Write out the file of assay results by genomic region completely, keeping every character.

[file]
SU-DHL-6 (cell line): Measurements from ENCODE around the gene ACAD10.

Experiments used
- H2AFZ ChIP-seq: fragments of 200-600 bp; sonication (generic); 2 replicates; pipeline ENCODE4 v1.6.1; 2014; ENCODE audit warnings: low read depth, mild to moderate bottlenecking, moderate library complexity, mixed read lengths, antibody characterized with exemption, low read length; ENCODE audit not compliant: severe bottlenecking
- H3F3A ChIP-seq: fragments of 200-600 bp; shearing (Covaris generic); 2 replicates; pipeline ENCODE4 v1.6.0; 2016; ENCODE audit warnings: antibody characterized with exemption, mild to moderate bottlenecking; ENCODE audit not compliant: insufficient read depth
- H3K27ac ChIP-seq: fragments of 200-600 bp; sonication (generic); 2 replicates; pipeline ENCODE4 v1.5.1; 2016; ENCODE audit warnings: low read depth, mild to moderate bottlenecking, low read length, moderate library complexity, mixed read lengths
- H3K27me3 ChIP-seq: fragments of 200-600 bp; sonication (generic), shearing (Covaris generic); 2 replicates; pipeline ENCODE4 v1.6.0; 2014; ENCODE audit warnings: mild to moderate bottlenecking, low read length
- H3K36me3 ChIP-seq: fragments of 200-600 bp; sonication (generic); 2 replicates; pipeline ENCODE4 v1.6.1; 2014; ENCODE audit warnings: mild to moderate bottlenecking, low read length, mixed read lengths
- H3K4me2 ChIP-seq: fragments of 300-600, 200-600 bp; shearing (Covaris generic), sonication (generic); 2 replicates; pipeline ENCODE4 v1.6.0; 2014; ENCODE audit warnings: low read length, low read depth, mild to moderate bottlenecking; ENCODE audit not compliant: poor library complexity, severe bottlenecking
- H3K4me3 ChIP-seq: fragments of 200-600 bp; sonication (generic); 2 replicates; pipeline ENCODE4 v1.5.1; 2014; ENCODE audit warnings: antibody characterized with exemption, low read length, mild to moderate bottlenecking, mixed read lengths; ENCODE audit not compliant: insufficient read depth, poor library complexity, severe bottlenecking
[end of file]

SU-DHL-6 (cell line): Measurements from ENCODE around the gene ACAD10.

Experiments used
- H2AFZ ChIP-seq: fragments of 200-600 bp; sonication (generic); 2 replicates; pipeline ENCODE4 v1.6.1; 2014; ENCODE audit warnings: low read depth, mild to moderate bottlenecking, moderate library complexity, mixed read lengths, antibody characterized with exemption, low read length; ENCODE audit not compliant: severe bottlenecking
- H3F3A ChIP-seq: fragments of 200-600 bp; shearing (Covaris generic); 2 replicates; pipeline ENCODE4 v1.6.0; 2016; ENCODE audit warnings: antibody characterized with exemption, mild to moderate bottlenecking; ENCODE audit not compliant: insufficient read depth
- H3K27ac ChIP-seq: fragments of 200-600 bp; sonication (generic); 2 replicates; pipeline ENCODE4 v1.5.1; 2016; ENCODE audit warnings: low read depth, mild to moderate bottlenecking, low read length, moderate library complexity, mixed read lengths
- H3K27me3 ChIP-seq: fragments of 200-600 bp; sonication (generic), shearing (Covaris generic); 2 replicates; pipeline ENCODE4 v1.6.0; 2014; ENCODE audit warnings: mild to moderate bottlenecking, low read length
- H3K36me3 ChIP-seq: fragments of 200-600 bp; sonication (generic); 2 replicates; pipeline ENCODE4 v1.6.1; 2014; ENCODE audit warnings: mild to moderate bottlenecking, low read length, mixed read lengths
- H3K4me2 ChIP-seq: fragments of 300-600, 200-600 bp; shearing (Covaris generic), sonication (generic); 2 replicates; pipeline ENCODE4 v1.6.0; 2014; ENCODE audit warnings: low read length, low read depth, mild to moderate bottlenecking; ENCODE audit not compliant: poor library complexity, severe bottlenecking
- H3K4me3 ChIP-seq: fragments of 200-600 bp; sonication (generic); 2 replicates; pipeline ENCODE4 v1.5.1; 2014; ENCODE audit warnings: antibody characterized with exemption, low read length, mild to moderate bottlenecking, mixed read lengths; ENCODE audit not compliant: insufficient read depth, poor library complexity, severe bottlenecking